Monday, 11 March 2013

A cold day with a biting northeast wind, and after a brisk trot round the lake I was glad to hurry home. Snow flurries didn't deter the Shovellers on the Long Water from their endless circling.

In the leaf yard the Song Thrush was rather subdued but sang a phrase or two from time to time. There was also a Nuthatch singing, and Great Spotted Woodpeckers calling to each other, but not drumming. On the edge of the enclosure a patch of Feral Pigeon feathers showed that the female Sparrowhawk had been on one of her frequent raids.

Male Sparrowhawks are considerably smaller than the females, and not large enough to deal with a full-sized pigeon. I haven't seen the male for some time, though a few years ago an entire family with two young flew over the Long Water. With Sparrowhawks, Peregrines and Lesser Black-Backed Gulls -- and occasionally a Great Black-Back -- after them, the park pigeons have plenty of enemies. But they are so prolific that these predators never make a noticeable reduction in their numbers.

This unusual Mallard drake has been on the lake for several years, and is one of two such ducks, probably brothers. His back is lighter than usual, almost ivory, and his head is brown with a faint reddish iridescence and no trace of the usual green.

The iridescent green of the head of a normal Mallard is not a normal colour, but is an interference effect, caused by tiny ridges on the feathers having a spacing related to the wavelength of green light. We see the sides of the head as blue because the feathers here are at an angle to us, making the ridges appear closer together; blue light has a shorter wavelength than green. Since this duck's head shows no green or blue, its feathers must therefore have a slightly different structure from normal ones. The reddish colour of the slight iridescence shows that the ridges on the feathers must be coarser than normal, since red light has a longer wavelength than green.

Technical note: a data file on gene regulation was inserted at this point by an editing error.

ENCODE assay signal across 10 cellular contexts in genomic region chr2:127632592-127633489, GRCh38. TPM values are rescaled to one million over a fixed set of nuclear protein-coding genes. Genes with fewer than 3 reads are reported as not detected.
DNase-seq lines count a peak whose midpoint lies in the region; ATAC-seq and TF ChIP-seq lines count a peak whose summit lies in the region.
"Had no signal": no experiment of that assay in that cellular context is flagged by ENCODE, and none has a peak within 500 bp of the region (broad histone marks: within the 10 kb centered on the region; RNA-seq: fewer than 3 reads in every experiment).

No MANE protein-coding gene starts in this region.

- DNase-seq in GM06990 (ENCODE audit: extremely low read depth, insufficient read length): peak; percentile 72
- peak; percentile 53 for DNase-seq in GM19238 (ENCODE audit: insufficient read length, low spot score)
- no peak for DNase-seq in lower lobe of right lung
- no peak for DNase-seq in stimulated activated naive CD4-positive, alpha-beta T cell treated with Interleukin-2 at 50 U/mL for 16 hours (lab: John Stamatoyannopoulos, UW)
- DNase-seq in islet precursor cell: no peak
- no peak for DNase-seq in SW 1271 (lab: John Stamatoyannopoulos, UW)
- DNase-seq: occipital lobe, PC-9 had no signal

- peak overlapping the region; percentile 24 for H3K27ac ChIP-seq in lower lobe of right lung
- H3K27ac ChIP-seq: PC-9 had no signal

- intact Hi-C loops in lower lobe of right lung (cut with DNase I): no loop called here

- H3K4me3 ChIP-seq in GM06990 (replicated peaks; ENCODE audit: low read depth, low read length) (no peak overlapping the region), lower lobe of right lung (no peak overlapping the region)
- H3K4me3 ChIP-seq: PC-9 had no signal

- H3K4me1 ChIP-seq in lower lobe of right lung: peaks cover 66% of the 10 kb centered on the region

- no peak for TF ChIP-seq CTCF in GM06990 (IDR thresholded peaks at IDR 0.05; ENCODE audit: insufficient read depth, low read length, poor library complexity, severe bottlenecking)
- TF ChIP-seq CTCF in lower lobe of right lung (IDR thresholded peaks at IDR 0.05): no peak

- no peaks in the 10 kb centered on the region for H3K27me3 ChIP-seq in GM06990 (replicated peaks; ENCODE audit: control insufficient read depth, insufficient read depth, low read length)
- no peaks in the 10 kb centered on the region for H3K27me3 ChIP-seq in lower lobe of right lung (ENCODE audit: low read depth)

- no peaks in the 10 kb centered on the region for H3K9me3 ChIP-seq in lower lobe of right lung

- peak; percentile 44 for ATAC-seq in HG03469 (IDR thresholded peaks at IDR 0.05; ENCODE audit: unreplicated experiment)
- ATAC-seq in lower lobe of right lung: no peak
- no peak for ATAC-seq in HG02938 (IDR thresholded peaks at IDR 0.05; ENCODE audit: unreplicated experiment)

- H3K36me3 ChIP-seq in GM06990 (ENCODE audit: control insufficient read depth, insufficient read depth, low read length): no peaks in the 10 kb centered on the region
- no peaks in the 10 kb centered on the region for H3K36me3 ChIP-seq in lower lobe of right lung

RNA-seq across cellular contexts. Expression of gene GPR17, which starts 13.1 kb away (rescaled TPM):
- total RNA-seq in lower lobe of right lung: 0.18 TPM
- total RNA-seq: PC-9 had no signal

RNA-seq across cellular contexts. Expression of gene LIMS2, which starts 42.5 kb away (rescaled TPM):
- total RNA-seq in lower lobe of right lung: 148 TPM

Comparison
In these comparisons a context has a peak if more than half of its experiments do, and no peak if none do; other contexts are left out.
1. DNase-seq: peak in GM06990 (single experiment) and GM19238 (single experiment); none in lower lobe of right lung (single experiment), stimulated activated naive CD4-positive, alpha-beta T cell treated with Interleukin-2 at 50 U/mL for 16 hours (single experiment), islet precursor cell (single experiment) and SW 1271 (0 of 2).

A Black-Headed Gull in full breeding plumage was standing on top of the marble fountain in the Italian Garden. This is quite an old bird, as can be seen from the deep beetroot colour of its legs and bill. Although these gulls develop adult plumage in their first year, it takes their legs several years to change from juvenile marmalade colour through orange-red to beetroot.

Still no sign of the male Tawny Owl. I also went around the place north of the Albert Memorial where the family unexpectedly showed up on 23 March last year, but there was nothing there either.


  1. Thank you for solving the mistery of that strange mallard that puzzled me when I saw it the other day in the Serpentine. I thought it was a hybrid of some sort, and I was checking all my bird books!!

    1. Well, I really think this bird is not a hybrid, since its distribution of colours is classic Mallard, unmixed with anything else. I would say that it has a lower than normal level of eumelanin (the black colour) which accounts for it being paler and more brown-tinged than normal. But I also think that something else is at work in the iridescent head feathers.